That may sound like a silly question if you think logically, but we're betting some men don't think that it's a disease that plagues their population.
When people think about eating disorders, they think females trying to get thin by binging and purging food, or starving themselves, but in the male world, eating disorders more so form in the way of Muscle Dysmorphia.
Men's Health shares the notion: "From a young age, men are taught to be bigger, stronger, and faster, and to fight through pain."
For many men, they chase the ideal body, similar to the way females do, but in the way of working out, eating little or using certain drugs to obtain the right energy to be able to complete their workouts, or stress over the fact that the "fat guy plays the fool" in many films.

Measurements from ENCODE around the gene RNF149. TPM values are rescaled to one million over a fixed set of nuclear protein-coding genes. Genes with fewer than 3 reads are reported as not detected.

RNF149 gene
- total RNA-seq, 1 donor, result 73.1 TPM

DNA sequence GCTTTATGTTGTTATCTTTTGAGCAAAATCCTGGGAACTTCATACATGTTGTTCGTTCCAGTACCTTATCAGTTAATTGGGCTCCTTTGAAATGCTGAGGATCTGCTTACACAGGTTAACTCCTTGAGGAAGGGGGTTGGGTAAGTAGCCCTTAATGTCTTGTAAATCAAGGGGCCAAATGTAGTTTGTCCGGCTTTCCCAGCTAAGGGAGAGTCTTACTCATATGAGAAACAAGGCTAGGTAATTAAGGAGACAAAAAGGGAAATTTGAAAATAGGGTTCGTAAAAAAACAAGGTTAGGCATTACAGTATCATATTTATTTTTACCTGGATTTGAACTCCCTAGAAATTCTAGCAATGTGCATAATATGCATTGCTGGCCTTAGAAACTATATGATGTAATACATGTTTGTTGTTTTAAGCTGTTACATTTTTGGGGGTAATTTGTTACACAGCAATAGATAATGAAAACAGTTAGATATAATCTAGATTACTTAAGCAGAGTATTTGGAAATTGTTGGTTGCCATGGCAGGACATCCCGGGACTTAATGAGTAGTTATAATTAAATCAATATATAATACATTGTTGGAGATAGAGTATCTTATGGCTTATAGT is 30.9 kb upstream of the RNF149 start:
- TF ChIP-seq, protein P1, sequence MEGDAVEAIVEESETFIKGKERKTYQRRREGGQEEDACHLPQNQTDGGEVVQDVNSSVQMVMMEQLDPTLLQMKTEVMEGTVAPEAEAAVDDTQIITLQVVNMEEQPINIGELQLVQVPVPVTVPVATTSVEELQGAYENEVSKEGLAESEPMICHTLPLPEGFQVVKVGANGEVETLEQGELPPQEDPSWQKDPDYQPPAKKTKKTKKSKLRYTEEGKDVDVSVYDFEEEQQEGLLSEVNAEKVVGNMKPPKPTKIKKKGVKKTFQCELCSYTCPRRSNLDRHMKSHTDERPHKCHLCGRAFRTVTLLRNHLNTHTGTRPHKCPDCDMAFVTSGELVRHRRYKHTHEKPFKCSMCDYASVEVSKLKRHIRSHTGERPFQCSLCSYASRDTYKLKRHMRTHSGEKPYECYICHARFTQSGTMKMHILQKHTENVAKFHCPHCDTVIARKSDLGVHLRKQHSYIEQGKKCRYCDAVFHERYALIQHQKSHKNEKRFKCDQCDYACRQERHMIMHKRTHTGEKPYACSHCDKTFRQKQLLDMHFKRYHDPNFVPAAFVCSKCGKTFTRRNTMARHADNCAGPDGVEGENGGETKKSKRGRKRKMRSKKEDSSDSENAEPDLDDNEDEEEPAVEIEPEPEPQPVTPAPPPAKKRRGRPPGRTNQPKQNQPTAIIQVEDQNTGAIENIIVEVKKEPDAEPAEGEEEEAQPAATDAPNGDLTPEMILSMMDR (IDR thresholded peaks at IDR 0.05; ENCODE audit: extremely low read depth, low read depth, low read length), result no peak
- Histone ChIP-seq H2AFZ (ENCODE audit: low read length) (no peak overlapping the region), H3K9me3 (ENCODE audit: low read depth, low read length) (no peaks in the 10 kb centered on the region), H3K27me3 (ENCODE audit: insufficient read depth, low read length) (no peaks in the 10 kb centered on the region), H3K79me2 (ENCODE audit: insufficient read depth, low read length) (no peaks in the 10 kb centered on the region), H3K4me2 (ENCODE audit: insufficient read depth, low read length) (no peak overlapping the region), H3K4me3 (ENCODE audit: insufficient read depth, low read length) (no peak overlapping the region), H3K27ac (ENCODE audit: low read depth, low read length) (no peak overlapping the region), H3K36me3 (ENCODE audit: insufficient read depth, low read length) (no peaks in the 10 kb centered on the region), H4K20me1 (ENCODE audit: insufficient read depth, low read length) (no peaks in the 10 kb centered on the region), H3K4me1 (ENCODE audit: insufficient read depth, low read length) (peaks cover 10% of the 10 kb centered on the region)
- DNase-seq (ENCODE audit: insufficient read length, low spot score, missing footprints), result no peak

Now before you say "Yeah? Well, Men's Health magazine covers are all about being fit." They do note themselves that this is the ideology that is pushed.
"When we see images of muscular bodies, which we are bombarded with, we become less satisfied with our own," says Stuart Murray, Ph.D., a clinical psychologist at UC San Francisco, quoted by MH. "The established norm is unrealistic in a lot of ways. A lot of the idealized images we see are Photoshopped and by definition impossible to replicate. And models often do extreme dieting for a photo shoot."
Noting that things like steroids and drugs can wreck your body for life, including your body no longer being able to produce testosterone, it's a gamble for simple vanity.
So if you find yourself obsessing over your body image, whether it's to lose weight or to gain muscle, remember to do it the healthy route. Eat right, get a trainer or hit the gym, and leave the performance-enhancing drugs alone.